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To-ing and Throwing

Confusion with Actions


If you don’t attend to smoke you get an out of control fire, so it’s not surprising that some 20 odd years ago, we could have prevented the farce created today.   The scrutiny of bowling actions over the last year has caused unwanted conjecture in our game. The to-ing and throwing of players being reported, tested, cleared, reported and retested with their actions is causing me untreatable motion sickness.

 

The bowler reports of late have now effectively admitted that we have an epidemic of arms over the 15 degree mark, but only a couple of bowlers have been targeted to make a bold and aggressive statement, while several other questionable actions continue without judgement.  It is time now to stamp out the issue for good.

 

Players with legal actions are being left stranded, unable to break into higher ranks because of the leniency given to bowlers over the last two decades.  Bowlers that are scrutinized have had the goal posts changed after an extended career at the higher levels. Both have been equally treated unfairly.

 

My recommendation for a solution is to create an anonymous survey about all bowlers that are selected in first class and international squads, whereupon players, umpires and commentators tick ‘yes or no’ if they regard a player to have a suspect action. All players voted to have a suspect action have to be ICC tested within six months after that period.  If they fail the test they either leave the art of trouble or remedy the situation and fix the action.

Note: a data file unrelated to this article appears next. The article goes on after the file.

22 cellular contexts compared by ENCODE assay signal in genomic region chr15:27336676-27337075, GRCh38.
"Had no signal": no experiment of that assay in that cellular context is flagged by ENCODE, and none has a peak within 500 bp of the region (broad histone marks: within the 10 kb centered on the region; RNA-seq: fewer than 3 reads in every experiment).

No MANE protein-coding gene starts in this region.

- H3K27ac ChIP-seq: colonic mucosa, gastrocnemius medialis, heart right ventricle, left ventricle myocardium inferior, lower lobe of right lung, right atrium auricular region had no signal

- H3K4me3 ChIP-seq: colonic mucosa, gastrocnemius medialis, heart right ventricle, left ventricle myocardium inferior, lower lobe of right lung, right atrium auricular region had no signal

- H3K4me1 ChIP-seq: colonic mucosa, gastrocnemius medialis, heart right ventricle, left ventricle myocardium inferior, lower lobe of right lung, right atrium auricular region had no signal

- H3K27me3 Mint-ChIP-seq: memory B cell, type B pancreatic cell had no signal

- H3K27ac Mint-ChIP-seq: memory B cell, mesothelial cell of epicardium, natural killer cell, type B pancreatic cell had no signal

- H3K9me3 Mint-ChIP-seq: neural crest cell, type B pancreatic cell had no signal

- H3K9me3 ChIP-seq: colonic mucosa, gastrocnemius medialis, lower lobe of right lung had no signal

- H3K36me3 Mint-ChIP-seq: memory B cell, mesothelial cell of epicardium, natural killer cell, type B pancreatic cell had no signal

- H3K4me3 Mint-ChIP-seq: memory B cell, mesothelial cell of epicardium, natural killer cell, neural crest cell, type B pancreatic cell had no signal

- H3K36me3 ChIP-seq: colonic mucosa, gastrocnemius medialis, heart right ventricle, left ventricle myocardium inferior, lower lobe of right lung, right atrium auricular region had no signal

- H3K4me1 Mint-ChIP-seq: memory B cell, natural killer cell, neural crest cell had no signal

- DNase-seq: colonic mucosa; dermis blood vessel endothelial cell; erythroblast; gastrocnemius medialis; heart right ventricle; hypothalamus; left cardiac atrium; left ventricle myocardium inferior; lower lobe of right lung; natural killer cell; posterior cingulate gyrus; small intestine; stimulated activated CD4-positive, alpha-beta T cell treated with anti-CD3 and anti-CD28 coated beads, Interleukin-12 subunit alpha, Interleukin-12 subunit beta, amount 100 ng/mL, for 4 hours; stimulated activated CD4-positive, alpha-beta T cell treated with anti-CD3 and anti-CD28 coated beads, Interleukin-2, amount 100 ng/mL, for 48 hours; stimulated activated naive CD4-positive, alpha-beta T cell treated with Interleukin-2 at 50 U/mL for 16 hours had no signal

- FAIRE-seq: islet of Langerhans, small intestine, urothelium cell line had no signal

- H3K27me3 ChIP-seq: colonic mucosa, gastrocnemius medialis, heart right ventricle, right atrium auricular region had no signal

The offending players should be monitored by video replays comparing the previously tested actions with live match actions on side-by-side screens of the 3rd umpires monitor. If the 3rd umpire sees a discrepancy in comparison, then he can notify the field umpire to warn the bowler that his action is questionable and if it is not tidied up in a hurry he will be on report for a bent arm.

 

This article is not intended to degrade the players in question, they are not at fault and want to play the game under the laws of the game. The administrators have a care of duty to players that have had their actions scrutinized over this period, and if they can’t be found to find a remedy for their actions to play again, appropriate compensation and support for new careers are in order.

 

No Balls in cricket should only be applied to Law 24, and not for the administrators of our game – who must show courage and conviction on this issue. 

 

Brad Hogg throwing out a solution.

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